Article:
Angela Merkel, the leader of Germany's Christian Democrats (CDU), the country's main opposition party, announced on Sunday that she supported the creation of a petition against Turkey's membership to the European Union .
The CDU chief told German television station ZDF that the CDU were considering taking their resistance to Turkey's membership of the EU to the streets and reiterated an earlier call for an alternative offer. "I think we should consider having a petition for privileged partnership and against full membership," Merkel said, adding that the petition was likely to be carried out.
The proposal for a petition against Turkish membership was originally presented by Michael Glos, a senior politician in the CDU's sister party, the Christian Social Union (CSU).
Last month, Merkel sent a letter to conservative politicians across Europe, calling for a united front against Turkey's bid to enter the EU. Among the letter's recipients were Italian Prime Minister Silvio Berlusconi, French Prime Minister Jean-Pierre Raffarin, Dutch Prime Minister Jan-Peter Balkenende and Greek Prime Minister Kostas Karamanlis.
Merkel recommends alternative to membership
In the letter, Merkel proposed offering Turkey a privileged partnership with the European Union rather than a full membership. She praised Turkey's recent reforms but said the European Union would be overwhelmed if it tried to take Turkey in as a full member.
Merkel and others have said Turkey's large and growing population, which might eclipse Germany's as early as 2020, mean the poor, Muslim country would place too much economic and cultural pressure on current EU states if it were admitted to the union.
Despite Merkel throwing her political weight behind the petition idea, there is no blanket support for the proposal. The leader of the European Parliament foreign affairs committee, Christian Democrat MEP Elmar Brok told Reuters that he "suffered stomach aches over the proposal."
Other options a possibility, says Brok
Brok added that the European Commission recommendation that Turkey begin entry talks without a guaranteed outcome clearly implied that options other than accession were possible. He noted the EU executive had said last week that whatever the result, Turkey should remain "fully anchored in European structures."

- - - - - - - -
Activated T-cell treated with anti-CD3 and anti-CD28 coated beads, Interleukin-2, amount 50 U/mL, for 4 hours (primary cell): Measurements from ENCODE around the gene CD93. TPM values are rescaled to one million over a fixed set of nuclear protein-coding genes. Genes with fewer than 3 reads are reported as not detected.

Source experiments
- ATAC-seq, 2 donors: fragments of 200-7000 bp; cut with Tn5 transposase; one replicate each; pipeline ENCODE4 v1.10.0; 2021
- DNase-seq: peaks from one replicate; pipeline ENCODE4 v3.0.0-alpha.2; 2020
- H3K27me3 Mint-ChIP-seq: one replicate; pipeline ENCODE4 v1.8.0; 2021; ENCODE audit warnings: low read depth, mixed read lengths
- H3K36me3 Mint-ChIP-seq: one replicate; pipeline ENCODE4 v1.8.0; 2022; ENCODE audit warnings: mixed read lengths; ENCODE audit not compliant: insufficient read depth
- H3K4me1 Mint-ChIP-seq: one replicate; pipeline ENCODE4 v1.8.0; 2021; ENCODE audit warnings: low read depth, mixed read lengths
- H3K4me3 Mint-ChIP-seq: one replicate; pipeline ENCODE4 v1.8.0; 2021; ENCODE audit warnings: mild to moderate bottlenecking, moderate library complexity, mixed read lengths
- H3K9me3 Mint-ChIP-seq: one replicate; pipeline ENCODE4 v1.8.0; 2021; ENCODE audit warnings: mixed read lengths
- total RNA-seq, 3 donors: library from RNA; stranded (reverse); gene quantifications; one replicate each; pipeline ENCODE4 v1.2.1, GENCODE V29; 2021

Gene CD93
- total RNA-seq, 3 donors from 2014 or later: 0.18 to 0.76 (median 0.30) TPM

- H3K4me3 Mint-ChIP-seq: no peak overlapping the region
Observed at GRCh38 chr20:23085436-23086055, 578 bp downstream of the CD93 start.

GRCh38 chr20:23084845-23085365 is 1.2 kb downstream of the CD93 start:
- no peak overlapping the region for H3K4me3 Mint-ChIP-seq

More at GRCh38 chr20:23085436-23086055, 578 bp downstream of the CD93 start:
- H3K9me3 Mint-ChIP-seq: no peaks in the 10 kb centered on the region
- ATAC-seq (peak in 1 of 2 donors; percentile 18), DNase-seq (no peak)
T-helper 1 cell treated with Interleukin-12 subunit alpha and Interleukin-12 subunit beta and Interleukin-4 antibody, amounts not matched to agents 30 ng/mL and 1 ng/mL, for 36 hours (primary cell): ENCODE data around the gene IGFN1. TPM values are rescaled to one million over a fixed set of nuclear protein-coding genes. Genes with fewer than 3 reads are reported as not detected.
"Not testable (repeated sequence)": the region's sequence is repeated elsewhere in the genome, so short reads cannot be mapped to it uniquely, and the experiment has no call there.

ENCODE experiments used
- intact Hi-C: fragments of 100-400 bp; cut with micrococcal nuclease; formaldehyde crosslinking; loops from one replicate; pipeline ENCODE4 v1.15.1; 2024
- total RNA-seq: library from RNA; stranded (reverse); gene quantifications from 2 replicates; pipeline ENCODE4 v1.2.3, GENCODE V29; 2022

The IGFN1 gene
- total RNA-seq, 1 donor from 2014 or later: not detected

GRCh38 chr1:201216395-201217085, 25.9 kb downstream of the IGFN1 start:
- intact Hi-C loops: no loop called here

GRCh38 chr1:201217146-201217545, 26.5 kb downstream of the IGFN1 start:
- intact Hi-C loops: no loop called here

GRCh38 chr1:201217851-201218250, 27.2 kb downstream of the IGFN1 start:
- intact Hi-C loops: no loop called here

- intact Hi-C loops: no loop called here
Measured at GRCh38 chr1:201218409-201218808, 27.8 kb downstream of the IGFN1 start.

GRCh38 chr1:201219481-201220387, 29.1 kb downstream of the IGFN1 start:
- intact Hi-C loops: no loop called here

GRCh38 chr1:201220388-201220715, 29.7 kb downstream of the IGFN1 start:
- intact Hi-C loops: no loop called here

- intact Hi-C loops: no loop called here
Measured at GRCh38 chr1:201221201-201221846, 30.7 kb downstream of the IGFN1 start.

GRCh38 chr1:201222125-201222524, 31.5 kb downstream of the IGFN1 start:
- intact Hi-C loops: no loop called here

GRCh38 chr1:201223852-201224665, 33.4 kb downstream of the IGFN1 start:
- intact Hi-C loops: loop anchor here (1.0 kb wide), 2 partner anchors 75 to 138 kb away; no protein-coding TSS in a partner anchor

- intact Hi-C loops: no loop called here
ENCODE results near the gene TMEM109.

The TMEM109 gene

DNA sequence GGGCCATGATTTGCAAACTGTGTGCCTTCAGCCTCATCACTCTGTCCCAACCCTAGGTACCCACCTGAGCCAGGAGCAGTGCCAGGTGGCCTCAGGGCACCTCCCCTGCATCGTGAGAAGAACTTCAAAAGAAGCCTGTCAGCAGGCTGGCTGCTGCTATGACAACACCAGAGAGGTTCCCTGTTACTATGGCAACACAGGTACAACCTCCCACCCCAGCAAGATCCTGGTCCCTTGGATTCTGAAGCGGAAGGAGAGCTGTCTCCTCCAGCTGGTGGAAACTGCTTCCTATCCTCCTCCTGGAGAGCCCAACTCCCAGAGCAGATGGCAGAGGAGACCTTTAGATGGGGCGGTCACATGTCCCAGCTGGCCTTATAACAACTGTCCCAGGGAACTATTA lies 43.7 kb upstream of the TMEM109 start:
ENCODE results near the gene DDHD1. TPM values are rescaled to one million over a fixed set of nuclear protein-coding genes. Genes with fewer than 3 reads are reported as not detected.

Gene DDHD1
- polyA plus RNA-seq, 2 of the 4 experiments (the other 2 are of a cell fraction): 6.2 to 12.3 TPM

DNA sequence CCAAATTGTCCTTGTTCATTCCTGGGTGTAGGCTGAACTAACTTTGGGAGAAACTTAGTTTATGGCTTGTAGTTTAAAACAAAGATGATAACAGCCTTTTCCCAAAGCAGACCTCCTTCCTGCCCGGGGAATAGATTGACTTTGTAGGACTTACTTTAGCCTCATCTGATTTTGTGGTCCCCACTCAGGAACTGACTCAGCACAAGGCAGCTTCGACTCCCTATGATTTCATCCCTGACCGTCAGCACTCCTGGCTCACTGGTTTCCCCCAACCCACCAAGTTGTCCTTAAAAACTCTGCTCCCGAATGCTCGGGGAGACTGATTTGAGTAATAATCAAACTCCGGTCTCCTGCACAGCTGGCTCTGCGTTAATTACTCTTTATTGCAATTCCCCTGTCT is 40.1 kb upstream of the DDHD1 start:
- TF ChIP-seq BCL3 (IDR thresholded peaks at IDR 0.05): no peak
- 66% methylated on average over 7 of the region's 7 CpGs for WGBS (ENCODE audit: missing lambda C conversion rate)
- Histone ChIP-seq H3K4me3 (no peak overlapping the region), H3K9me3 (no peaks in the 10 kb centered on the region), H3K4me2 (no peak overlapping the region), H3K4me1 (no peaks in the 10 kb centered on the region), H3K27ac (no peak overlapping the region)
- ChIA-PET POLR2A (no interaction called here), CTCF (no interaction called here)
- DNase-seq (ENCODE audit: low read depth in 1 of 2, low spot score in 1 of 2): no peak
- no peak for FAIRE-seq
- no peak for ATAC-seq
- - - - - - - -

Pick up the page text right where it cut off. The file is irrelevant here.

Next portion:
"That's a clear indication that it is considering other possibilities in the relationship," he said.
However, Volker Beck, parliamentary leader of the Greens, the junior partner in Germany's ruling coalition, called the initiative "foul" and "irresponsible", according to the Frankfurter Allgemeine Zeitung. German Chancellor Gerhard Schröder too said that for him the strategic and security policy arguments for Ankara's bid for EU membership were decisive.
If Turkey's reforms develop further, then "we could stabilize the land and create a link between European enlightenment and non-fundamentalist Islam", he told Reuters Deutschland.
Turkish ambassador calls petition "discrimination"
The call for a petition comes as the Turkish ambassador in Berlin, Mehmet Ali Irtemcelik, called for his 1.9 million compatriots living in Germany to do more to integrate themselves in their adopted country. "It is important for the image of Turkey for our citizens to contribute to this land." Irtemcelik criticized the call for the petition against Turkey's EU membership, calling it "discrimination."
The final decision of whether to start membership negotiations with Turkey lies with EU leaders who meet in Brussels for a summit on December 17.